Northern Cod is the most abundant and most valuable groundfish stock in the Northwest Atlantic Ocean. There are over 40 other groundfish stocks in Canada's Atlantic fishery. Cod, turbot, redfish (or ocean perch), haddock, pollock and flounder are the main species and they all have the same characteristic: they feed near the bottom in the more shallow waters of the submerged plateaus or "banks" of our Continental Shelf.

Fish are by nature a moving resource. Tuna, salmon and mackerel can range thousands of miles over the ocean in their seasonal and life cycles. Groundfish, such as cod, swim too, but within a much more limited area. Cod live within well defined geographic areas, in well defined stocks. On this basis, scientists can manage each stock separately. Fishermen know this too, of course. They know that cod are on the same grounds every year. Northern Cod is thus distinct from the Scotian Shelf cod stock, which in turn is distinct from the Gulf of St. Lawrence cod stock, and so on.

Northern Cod are found in a confined area next ot the north and east coasts of Newfoundland and Labrador. These fish do not migrate to any other areas of Canada's Atlantic coast.

As Shakespeare would have it, Northern Cod has "a local habitation and a name". For this reason, it has been fished over the centuries from the inlets of the north and east coasts of Newfoundland and Labrador. No other part of Newfoundland, and no other region of our Atlantic Coast, has developed an historic dependency on this resource.

Today, the Northern Cod stock has a total living volume of almost 2 million tons. This has allowed, in recent years, an annual harvest of over 250,000 tons. It is fished from small vessels, run by independent fishermen based in hundreds of communities from St. Mary's Bay, in southeastern Newfoundland, to Nain in Labrador. This inshore fishery takes advantage of the annual summer migration of Northern Cod to inshore waters. A second type of fishery developed , is undertaken from much larger vessels, known as trawlers, owned and operated by large fish processing companies, to take advantage of the winter concentration of Northern Cod.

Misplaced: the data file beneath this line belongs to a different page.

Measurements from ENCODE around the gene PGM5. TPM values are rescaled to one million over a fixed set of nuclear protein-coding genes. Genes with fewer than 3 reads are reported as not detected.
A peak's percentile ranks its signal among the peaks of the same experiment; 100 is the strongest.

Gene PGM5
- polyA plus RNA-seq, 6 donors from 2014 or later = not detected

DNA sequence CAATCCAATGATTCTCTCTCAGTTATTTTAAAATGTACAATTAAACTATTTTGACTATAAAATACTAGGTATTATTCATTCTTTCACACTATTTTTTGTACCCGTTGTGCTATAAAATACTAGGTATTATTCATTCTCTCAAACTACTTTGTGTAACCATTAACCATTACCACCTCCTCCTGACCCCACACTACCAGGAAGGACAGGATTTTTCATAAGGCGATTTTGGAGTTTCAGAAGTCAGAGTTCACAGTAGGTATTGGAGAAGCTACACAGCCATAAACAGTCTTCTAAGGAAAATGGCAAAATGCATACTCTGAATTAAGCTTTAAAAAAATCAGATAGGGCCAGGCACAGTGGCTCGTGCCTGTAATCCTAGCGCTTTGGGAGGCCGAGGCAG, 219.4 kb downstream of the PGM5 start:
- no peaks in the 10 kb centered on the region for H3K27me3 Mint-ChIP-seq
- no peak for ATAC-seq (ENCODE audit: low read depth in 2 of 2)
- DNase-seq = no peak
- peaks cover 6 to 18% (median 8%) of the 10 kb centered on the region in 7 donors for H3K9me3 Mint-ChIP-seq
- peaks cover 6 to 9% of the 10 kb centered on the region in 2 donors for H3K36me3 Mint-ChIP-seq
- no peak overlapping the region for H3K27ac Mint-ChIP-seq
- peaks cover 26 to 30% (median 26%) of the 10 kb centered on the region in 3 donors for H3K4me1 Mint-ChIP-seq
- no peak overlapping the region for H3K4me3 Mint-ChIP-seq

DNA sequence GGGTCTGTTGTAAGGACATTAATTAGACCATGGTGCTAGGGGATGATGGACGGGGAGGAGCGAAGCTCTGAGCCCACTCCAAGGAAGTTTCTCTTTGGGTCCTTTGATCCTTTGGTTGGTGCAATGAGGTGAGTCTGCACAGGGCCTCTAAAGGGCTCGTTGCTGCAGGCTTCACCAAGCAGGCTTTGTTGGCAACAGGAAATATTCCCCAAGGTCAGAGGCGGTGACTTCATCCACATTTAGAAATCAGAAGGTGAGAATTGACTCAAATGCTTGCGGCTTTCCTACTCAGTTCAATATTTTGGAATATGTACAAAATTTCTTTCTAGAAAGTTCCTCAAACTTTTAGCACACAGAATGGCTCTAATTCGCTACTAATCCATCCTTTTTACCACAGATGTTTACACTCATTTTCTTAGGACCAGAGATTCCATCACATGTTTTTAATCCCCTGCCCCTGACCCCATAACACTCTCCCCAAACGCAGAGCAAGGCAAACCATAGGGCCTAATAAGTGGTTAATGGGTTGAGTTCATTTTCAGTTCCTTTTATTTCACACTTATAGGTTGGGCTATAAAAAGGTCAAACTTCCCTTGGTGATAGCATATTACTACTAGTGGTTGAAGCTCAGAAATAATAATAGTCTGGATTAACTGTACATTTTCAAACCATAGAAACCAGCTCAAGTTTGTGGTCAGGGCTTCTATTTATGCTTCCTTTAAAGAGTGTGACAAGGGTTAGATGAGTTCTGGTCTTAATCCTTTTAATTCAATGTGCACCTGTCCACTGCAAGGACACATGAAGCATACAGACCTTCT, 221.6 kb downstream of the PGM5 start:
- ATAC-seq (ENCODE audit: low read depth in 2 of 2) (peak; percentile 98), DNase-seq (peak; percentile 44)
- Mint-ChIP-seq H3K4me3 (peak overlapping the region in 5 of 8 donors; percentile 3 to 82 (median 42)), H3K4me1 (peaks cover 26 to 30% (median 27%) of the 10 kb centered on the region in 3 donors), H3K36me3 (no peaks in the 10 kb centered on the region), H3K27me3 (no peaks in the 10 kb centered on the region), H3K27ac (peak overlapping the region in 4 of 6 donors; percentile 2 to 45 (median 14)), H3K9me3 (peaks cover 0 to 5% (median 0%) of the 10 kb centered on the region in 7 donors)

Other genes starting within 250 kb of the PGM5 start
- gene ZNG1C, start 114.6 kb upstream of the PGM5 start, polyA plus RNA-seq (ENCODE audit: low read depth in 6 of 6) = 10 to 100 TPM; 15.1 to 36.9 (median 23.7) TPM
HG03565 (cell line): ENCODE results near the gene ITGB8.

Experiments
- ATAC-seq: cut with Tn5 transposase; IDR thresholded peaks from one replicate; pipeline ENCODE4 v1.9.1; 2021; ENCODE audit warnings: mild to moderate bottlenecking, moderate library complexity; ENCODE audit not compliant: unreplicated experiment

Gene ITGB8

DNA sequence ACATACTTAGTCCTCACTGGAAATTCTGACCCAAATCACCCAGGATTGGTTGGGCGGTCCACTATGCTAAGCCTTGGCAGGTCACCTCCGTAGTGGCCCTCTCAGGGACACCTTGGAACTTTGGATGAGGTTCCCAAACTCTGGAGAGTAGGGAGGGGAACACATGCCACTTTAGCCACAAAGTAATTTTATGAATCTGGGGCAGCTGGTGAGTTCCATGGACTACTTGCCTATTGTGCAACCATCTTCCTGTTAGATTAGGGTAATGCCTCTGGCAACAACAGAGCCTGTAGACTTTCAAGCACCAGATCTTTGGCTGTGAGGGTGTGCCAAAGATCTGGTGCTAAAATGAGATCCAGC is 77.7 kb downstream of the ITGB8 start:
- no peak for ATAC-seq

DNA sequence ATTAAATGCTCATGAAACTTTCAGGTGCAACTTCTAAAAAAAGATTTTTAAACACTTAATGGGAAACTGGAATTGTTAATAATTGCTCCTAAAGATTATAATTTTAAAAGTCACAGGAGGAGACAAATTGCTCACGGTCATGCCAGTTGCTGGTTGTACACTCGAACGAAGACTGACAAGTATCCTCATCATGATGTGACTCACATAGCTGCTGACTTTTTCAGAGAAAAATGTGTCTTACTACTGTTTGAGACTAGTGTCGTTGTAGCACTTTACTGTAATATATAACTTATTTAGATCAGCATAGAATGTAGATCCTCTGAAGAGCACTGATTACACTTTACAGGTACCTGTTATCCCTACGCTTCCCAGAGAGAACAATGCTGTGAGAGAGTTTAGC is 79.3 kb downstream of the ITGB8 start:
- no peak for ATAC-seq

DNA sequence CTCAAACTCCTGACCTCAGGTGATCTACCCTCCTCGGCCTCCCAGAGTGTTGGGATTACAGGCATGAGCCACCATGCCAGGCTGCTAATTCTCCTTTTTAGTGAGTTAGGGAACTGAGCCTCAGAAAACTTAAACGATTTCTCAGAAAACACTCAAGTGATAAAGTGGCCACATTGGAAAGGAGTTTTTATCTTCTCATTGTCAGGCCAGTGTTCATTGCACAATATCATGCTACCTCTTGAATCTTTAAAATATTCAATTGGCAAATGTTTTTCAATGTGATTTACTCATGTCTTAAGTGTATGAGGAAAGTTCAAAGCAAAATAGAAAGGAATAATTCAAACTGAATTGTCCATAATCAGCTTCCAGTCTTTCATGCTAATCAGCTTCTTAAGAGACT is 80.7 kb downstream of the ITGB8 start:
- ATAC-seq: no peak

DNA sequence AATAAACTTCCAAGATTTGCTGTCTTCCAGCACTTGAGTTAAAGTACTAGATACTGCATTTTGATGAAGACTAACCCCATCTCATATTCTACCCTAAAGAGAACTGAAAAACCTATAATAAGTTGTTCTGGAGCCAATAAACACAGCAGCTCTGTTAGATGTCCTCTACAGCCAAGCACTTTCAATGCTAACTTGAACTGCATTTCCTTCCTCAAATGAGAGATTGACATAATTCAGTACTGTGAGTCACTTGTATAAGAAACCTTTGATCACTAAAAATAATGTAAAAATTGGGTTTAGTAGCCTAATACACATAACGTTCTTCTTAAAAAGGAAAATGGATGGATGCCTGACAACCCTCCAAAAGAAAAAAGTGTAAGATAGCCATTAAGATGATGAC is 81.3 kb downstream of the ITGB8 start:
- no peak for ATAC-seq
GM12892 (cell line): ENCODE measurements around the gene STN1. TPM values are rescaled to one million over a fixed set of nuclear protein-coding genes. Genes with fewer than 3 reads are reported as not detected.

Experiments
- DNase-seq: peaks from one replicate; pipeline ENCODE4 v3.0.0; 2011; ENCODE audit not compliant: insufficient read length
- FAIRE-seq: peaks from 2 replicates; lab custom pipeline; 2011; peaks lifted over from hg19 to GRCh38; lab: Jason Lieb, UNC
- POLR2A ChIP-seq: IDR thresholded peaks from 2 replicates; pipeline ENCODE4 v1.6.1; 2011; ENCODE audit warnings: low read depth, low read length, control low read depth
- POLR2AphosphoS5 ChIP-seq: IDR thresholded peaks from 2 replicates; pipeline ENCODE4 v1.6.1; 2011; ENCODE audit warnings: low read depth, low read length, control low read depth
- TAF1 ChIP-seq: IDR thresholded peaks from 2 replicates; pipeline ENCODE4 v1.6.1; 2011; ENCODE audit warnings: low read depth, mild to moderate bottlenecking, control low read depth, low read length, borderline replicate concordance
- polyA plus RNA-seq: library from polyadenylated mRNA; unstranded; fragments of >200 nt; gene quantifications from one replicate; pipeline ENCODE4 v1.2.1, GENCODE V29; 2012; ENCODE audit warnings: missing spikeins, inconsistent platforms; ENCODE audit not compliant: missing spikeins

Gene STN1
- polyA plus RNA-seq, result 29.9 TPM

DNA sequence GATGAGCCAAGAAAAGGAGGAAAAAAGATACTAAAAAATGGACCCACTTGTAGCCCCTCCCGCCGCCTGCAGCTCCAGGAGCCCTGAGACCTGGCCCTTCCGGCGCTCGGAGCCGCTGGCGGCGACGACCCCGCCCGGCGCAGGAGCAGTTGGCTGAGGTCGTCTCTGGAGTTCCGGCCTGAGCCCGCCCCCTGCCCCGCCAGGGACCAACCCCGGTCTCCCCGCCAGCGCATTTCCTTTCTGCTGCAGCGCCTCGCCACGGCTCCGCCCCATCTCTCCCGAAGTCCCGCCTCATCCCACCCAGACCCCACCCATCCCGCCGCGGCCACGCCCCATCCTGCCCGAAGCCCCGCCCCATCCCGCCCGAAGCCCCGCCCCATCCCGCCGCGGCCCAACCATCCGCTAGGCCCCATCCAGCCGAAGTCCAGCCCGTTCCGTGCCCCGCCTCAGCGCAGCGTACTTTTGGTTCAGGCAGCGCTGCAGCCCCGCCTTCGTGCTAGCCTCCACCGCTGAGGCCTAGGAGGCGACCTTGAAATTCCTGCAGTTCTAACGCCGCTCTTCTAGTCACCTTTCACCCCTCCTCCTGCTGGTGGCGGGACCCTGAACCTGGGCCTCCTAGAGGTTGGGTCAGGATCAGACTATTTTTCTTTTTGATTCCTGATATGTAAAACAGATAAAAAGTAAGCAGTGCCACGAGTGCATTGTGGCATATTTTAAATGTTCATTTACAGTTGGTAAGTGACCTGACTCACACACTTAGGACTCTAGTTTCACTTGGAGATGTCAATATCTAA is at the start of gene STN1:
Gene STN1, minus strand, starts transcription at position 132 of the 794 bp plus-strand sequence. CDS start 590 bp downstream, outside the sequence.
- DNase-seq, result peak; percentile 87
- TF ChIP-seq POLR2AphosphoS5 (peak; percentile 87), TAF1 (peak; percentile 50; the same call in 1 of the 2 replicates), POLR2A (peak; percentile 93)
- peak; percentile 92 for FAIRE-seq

Northern Cod  once represented almost one-half of the total Canadian cod catch, and is easier and more profitable to catch than most other groundfish stocks. For this reason there has been a controversy in Canadian fisheries policy about who gets access to Northern Cod. In order to understand the position of the Province of Newfoundland on this issue, it is important to know the place of Northern Cod in our history.

"Many of the problems of the Newfoundland fishery, and through it the province's economy, and society, have their roots in the deterioration of the resource base through overfishing or at least the excessive competition which Newfoundland fishermen must face for the available stocks". David Alexander, The Decay of Trade; An Economic History of the Newfoundland Saltfish Trade, 1935 - 1965 (1977).

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